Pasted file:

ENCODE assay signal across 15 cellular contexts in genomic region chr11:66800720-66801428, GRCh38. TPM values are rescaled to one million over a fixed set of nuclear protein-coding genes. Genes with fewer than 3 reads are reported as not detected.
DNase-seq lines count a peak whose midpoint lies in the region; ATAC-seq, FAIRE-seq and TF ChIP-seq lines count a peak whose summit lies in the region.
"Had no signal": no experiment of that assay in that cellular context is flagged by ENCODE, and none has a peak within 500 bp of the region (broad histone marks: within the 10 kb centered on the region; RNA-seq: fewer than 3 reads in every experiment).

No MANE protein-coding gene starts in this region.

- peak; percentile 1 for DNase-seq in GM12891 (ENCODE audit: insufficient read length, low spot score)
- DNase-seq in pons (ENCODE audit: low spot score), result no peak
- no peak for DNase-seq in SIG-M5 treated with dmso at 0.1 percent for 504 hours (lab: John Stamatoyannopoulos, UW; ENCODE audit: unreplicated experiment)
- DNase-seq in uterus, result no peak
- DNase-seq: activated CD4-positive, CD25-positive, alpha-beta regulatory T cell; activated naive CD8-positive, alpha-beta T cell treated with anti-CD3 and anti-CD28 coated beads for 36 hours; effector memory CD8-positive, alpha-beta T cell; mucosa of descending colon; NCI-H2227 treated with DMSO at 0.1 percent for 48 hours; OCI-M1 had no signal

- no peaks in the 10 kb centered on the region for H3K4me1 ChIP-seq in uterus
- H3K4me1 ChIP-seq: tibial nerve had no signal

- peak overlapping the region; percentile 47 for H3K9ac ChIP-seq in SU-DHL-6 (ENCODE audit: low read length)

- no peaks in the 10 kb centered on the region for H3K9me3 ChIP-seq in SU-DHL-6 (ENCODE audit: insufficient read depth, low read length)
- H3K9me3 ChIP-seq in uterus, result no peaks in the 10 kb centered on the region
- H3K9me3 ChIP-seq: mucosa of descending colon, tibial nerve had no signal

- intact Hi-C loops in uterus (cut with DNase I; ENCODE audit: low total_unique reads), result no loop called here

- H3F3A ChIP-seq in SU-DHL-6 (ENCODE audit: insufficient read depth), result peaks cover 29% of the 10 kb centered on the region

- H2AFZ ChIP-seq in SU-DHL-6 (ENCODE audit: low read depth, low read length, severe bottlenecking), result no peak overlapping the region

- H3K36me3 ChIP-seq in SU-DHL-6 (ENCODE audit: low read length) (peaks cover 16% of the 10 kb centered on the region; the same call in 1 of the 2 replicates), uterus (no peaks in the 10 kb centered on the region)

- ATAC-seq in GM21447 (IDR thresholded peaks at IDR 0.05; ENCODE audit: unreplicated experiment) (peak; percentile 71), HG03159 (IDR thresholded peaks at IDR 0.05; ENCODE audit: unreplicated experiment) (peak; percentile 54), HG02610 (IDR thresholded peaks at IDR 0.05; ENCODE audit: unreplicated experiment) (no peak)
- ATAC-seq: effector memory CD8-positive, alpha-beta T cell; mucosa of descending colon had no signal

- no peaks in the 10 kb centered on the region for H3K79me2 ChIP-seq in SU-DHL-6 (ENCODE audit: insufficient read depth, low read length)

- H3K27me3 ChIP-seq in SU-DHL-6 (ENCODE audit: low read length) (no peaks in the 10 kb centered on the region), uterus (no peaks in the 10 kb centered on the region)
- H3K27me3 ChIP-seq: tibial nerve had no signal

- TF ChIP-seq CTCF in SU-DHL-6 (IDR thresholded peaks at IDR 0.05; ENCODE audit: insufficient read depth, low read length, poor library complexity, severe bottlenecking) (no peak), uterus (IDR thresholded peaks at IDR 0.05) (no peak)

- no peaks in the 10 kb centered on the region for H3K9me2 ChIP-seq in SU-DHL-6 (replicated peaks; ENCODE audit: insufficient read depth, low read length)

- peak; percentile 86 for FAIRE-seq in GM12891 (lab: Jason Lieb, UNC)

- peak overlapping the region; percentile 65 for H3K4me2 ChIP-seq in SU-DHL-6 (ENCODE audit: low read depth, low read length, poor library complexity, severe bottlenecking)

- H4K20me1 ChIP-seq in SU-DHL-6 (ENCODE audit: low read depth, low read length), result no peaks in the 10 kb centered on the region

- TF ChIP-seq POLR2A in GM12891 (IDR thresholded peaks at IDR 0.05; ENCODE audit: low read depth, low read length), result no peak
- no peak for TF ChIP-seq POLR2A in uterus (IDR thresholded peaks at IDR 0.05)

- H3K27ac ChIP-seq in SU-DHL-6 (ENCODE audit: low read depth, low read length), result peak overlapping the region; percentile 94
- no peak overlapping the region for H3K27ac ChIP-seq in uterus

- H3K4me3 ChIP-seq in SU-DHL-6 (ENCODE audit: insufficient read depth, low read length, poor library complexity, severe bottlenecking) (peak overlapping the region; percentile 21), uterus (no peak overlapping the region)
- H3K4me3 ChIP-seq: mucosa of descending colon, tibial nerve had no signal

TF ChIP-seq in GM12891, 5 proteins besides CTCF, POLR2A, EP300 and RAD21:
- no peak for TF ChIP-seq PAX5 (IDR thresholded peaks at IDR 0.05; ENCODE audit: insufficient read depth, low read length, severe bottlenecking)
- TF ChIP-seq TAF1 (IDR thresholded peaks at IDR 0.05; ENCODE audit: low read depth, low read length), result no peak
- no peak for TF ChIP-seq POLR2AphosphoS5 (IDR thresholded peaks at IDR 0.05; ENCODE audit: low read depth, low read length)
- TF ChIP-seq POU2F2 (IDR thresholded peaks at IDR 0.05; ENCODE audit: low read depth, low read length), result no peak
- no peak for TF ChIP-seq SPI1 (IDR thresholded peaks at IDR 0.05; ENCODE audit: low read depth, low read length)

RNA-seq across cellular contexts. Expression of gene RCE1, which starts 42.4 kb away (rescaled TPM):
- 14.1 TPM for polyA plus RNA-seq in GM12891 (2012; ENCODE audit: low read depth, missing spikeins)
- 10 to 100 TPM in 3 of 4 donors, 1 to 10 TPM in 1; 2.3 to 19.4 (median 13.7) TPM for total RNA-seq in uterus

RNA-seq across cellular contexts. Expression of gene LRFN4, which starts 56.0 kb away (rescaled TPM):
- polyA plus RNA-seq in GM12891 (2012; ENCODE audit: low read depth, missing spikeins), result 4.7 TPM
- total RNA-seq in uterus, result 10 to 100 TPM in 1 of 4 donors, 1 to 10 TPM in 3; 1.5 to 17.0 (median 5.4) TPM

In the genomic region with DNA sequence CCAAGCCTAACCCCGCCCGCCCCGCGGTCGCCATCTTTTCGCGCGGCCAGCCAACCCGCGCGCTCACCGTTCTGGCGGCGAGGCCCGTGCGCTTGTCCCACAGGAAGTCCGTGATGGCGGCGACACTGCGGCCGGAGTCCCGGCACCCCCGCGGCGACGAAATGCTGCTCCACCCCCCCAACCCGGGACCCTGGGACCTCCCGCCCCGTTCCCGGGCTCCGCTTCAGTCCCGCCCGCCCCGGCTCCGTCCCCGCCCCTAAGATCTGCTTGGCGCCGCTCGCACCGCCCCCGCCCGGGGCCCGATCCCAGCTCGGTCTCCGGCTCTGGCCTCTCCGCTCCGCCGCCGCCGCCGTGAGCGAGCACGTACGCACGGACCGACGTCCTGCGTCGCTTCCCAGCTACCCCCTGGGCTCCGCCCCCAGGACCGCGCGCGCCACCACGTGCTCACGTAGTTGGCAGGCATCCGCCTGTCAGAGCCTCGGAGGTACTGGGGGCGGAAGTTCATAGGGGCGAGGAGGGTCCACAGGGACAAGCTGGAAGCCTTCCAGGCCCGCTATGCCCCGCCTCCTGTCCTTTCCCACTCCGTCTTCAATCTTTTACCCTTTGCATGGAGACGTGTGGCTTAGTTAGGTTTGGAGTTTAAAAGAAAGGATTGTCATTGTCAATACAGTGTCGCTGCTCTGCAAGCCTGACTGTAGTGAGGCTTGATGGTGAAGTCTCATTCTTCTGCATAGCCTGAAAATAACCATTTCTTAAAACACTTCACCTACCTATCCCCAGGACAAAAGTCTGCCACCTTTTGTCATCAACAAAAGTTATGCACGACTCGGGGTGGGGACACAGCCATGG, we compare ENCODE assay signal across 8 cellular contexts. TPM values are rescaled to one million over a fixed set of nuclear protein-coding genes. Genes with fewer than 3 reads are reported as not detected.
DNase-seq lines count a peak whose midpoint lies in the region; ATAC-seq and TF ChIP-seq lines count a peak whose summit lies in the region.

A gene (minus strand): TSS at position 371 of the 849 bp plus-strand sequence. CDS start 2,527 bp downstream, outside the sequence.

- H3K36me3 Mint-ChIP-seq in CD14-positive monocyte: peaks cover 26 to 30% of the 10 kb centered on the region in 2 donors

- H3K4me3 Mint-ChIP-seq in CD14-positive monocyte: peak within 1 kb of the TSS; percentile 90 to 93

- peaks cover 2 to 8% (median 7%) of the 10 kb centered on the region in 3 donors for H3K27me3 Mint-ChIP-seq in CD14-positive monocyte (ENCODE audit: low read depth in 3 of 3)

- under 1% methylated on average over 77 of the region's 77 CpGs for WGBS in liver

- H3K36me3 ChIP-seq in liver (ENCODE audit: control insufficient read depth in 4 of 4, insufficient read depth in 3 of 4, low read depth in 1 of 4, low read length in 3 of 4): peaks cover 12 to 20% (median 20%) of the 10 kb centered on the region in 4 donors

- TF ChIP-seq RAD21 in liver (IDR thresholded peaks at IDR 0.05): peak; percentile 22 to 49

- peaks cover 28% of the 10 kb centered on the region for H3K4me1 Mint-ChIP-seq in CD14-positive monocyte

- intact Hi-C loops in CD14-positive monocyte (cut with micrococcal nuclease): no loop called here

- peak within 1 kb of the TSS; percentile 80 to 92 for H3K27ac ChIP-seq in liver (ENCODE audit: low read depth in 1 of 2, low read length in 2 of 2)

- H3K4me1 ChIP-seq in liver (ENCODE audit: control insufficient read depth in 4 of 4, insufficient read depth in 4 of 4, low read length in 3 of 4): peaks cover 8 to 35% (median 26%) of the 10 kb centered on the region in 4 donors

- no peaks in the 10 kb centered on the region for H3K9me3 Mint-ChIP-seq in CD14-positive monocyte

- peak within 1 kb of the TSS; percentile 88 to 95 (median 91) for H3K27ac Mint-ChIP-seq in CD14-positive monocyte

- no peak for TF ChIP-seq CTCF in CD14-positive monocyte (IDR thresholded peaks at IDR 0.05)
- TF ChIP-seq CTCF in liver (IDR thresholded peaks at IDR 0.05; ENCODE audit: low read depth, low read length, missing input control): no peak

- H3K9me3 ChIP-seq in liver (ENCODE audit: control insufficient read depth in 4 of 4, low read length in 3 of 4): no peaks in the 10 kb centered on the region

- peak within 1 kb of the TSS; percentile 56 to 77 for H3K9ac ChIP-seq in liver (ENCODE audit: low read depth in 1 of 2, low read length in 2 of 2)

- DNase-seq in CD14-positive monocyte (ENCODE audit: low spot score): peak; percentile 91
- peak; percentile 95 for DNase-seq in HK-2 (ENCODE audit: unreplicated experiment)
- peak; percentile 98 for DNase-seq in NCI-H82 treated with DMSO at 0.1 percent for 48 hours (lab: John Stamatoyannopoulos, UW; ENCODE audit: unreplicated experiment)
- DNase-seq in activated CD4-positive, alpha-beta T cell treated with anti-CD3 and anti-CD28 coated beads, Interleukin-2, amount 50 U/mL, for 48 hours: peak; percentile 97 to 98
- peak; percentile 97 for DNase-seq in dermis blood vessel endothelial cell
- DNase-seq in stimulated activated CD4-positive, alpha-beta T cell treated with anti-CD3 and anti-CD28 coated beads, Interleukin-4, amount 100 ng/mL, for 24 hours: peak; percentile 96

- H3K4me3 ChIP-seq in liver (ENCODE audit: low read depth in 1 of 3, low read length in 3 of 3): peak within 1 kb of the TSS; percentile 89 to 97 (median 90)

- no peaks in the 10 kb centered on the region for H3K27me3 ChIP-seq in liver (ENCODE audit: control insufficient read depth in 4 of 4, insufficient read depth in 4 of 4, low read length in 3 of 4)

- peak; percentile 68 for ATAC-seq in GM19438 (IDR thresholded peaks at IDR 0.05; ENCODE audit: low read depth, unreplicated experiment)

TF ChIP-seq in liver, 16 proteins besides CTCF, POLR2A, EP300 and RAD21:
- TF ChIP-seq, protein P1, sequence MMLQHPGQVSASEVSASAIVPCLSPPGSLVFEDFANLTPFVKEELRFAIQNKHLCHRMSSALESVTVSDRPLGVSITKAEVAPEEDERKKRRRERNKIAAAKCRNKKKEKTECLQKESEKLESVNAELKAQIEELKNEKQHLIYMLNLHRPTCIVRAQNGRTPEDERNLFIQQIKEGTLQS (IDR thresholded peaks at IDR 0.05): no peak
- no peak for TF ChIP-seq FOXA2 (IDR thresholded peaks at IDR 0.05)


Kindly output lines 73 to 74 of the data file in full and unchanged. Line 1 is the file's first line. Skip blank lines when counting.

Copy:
- H3K4me3 ChIP-seq in liver (ENCODE audit: low read depth in 1 of 3, low read length in 3 of 3): peak within 1 kb of the TSS; percentile 89 to 97 (median 90)

- no peaks in the 10 kb centered on the region for H3K27me3 ChIP-seq in liver (ENCODE audit: control insufficient read depth in 4 of 4, insufficient read depth in 4 of 4, low read length in 3 of 4)